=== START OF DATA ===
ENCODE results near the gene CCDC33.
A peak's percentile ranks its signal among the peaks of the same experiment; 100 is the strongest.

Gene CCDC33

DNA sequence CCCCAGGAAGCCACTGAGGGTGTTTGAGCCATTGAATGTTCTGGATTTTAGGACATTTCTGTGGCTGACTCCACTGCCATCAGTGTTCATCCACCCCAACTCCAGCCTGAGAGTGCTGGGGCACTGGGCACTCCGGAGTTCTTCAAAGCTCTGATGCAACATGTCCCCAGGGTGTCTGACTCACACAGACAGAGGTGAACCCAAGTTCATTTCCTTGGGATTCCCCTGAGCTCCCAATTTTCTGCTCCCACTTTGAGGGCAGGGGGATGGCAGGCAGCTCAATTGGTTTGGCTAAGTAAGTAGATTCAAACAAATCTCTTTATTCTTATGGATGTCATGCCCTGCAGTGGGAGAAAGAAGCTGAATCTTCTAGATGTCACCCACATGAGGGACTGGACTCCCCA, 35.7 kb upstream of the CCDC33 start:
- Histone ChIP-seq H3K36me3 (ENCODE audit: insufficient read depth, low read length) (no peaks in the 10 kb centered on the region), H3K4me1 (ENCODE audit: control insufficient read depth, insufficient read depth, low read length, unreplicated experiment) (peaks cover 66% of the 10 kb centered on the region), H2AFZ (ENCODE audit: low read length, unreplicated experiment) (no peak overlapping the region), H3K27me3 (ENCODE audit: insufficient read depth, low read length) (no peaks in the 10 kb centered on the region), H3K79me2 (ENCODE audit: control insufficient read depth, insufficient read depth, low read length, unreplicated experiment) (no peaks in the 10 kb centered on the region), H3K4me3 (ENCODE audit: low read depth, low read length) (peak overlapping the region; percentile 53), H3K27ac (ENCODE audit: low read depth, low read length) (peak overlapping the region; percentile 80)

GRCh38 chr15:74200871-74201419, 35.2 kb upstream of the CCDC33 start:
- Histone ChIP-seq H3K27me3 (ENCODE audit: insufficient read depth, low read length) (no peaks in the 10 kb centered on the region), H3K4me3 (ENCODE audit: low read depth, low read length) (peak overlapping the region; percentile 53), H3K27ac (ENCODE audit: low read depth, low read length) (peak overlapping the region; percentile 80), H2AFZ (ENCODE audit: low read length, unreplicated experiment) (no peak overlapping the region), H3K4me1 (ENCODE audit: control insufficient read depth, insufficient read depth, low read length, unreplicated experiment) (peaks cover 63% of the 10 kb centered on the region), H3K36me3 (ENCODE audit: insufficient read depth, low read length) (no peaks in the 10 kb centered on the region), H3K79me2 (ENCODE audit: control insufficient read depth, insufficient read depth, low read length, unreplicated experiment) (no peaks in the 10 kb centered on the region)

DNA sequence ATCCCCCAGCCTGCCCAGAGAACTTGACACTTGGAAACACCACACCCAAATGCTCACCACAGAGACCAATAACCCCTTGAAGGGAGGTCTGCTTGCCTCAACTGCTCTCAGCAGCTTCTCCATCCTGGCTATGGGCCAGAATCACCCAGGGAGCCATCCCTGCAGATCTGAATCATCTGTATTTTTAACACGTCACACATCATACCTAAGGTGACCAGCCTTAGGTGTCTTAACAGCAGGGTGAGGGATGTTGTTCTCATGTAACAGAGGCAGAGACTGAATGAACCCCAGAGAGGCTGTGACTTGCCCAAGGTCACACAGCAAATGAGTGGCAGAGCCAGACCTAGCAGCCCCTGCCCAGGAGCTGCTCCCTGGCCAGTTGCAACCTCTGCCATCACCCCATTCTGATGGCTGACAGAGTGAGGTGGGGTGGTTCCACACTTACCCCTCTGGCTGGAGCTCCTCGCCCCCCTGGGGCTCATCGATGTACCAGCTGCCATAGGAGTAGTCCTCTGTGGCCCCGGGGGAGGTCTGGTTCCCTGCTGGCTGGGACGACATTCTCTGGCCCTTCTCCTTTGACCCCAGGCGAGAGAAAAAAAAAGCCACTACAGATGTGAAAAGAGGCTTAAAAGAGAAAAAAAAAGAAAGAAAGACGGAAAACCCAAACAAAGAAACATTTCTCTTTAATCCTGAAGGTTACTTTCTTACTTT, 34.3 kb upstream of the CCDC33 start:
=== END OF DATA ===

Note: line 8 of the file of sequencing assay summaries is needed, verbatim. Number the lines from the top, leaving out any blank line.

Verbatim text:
DNA sequence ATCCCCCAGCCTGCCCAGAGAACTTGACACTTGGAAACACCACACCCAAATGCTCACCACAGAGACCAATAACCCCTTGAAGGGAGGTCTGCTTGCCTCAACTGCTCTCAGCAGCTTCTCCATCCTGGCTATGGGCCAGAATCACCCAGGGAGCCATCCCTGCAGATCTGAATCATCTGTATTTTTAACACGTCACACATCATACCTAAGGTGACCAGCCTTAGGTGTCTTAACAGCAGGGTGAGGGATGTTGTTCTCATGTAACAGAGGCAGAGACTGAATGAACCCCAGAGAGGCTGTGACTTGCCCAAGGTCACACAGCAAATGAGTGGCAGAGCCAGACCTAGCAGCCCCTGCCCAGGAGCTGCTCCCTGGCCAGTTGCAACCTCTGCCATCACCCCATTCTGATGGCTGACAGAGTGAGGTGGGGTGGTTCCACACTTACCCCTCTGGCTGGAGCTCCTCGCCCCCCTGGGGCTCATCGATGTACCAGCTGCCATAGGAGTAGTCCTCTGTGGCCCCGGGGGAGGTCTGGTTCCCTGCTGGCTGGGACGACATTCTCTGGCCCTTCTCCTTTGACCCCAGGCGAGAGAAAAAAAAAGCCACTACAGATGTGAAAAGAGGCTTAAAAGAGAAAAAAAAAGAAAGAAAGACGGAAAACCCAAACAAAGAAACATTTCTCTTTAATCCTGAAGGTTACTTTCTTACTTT, 34.3 kb upstream of the CCDC33 start: